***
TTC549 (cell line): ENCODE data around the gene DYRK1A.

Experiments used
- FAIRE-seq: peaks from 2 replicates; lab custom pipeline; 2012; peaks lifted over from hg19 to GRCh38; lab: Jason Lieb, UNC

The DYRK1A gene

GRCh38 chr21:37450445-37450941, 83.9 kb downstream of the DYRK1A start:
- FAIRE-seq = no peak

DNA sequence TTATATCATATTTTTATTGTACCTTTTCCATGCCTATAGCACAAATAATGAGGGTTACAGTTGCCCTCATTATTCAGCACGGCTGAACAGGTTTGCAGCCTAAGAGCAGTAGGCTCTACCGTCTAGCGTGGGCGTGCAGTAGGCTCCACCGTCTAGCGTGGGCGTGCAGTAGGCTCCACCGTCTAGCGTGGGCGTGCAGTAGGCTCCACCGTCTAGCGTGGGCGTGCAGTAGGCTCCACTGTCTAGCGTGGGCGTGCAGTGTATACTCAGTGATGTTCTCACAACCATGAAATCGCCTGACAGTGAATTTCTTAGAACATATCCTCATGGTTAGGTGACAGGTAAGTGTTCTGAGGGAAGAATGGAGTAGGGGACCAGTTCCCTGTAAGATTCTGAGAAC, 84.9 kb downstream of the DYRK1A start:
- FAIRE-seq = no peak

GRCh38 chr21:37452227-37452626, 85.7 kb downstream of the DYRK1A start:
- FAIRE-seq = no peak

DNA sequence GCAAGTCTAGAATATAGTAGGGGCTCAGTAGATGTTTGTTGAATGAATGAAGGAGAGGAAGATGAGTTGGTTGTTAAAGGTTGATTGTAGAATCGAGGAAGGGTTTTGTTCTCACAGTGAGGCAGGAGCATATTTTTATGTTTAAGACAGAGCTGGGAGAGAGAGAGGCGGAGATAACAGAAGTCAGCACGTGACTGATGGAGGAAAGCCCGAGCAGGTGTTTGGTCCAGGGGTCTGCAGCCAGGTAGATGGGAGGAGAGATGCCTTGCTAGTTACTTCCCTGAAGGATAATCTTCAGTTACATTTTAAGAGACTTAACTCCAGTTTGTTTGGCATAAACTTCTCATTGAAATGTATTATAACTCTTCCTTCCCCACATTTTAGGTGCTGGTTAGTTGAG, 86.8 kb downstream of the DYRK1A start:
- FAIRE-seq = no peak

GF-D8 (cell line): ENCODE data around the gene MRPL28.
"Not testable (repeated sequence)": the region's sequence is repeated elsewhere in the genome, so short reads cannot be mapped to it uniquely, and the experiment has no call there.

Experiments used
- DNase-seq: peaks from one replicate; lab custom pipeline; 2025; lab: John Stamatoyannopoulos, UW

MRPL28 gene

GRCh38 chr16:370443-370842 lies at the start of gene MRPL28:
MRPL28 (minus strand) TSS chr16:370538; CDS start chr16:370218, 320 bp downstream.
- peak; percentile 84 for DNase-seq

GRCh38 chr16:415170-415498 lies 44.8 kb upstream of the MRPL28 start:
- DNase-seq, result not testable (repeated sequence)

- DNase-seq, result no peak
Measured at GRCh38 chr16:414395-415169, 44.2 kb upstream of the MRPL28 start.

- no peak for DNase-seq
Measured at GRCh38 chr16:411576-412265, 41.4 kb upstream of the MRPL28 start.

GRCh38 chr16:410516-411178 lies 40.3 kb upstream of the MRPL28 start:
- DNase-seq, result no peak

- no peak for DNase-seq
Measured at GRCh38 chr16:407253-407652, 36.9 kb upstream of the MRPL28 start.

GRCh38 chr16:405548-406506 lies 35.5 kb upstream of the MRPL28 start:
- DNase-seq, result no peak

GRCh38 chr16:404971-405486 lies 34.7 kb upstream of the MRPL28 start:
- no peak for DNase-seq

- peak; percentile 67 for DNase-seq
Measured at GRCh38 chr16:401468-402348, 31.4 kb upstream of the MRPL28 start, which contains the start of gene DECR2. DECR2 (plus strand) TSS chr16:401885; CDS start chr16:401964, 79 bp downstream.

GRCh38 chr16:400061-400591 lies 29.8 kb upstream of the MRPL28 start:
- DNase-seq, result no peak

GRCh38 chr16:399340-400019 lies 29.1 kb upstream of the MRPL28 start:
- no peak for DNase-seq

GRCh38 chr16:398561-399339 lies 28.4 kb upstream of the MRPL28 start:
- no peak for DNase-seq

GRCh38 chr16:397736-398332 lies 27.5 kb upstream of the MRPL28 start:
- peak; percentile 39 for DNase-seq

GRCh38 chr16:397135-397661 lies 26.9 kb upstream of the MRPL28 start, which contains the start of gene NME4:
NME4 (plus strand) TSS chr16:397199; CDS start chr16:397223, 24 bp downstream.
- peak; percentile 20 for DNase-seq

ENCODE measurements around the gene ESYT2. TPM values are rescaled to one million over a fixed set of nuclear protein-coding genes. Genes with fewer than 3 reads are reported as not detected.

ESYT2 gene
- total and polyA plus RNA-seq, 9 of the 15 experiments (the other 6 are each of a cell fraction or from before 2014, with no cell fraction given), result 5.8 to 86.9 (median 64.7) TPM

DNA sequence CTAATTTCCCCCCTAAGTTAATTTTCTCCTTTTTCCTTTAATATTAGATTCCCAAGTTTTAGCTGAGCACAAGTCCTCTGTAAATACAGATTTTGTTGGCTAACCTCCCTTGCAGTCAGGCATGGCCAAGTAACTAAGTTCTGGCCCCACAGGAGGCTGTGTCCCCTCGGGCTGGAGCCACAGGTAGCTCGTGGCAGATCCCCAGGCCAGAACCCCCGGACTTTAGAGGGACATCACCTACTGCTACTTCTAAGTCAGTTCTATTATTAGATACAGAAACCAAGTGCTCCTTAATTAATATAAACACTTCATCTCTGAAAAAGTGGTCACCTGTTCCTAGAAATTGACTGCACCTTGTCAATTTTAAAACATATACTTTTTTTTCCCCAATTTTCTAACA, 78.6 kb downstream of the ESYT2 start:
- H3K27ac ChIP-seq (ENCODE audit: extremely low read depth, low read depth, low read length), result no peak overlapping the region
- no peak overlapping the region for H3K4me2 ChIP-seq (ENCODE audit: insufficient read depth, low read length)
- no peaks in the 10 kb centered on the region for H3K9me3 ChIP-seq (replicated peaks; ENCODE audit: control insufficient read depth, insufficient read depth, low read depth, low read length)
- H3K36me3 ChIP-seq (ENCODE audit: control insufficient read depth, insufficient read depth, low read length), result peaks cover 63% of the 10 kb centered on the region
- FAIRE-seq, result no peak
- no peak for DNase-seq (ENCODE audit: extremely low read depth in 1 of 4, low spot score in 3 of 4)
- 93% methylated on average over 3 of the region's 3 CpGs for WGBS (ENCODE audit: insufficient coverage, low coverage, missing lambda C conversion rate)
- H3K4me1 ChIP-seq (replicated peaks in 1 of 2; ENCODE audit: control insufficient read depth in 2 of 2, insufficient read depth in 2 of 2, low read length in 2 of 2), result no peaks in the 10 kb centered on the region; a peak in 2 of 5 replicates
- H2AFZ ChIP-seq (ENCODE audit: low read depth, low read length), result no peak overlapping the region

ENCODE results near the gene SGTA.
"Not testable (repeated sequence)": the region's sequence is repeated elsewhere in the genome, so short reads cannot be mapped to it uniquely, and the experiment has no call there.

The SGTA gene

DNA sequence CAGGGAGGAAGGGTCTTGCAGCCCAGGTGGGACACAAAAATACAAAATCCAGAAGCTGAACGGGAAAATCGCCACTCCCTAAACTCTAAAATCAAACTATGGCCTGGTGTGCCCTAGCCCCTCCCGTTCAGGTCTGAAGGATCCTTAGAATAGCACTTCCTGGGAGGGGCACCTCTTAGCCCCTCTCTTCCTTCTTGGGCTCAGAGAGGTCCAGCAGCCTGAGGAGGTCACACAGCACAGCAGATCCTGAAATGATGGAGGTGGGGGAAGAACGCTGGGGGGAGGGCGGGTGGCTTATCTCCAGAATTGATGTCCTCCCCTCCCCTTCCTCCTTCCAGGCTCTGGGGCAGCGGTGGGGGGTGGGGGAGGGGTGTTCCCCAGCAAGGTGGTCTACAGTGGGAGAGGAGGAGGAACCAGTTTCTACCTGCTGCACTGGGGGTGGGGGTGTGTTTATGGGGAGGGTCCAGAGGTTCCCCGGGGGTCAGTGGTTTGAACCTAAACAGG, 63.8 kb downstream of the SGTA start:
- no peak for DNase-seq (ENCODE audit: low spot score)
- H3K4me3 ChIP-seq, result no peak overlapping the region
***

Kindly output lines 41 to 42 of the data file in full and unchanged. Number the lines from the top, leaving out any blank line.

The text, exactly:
GRCh38 chr16:398561-399339 lies 28.4 kb upstream of the MRPL28 start:
- no peak for DNase-seq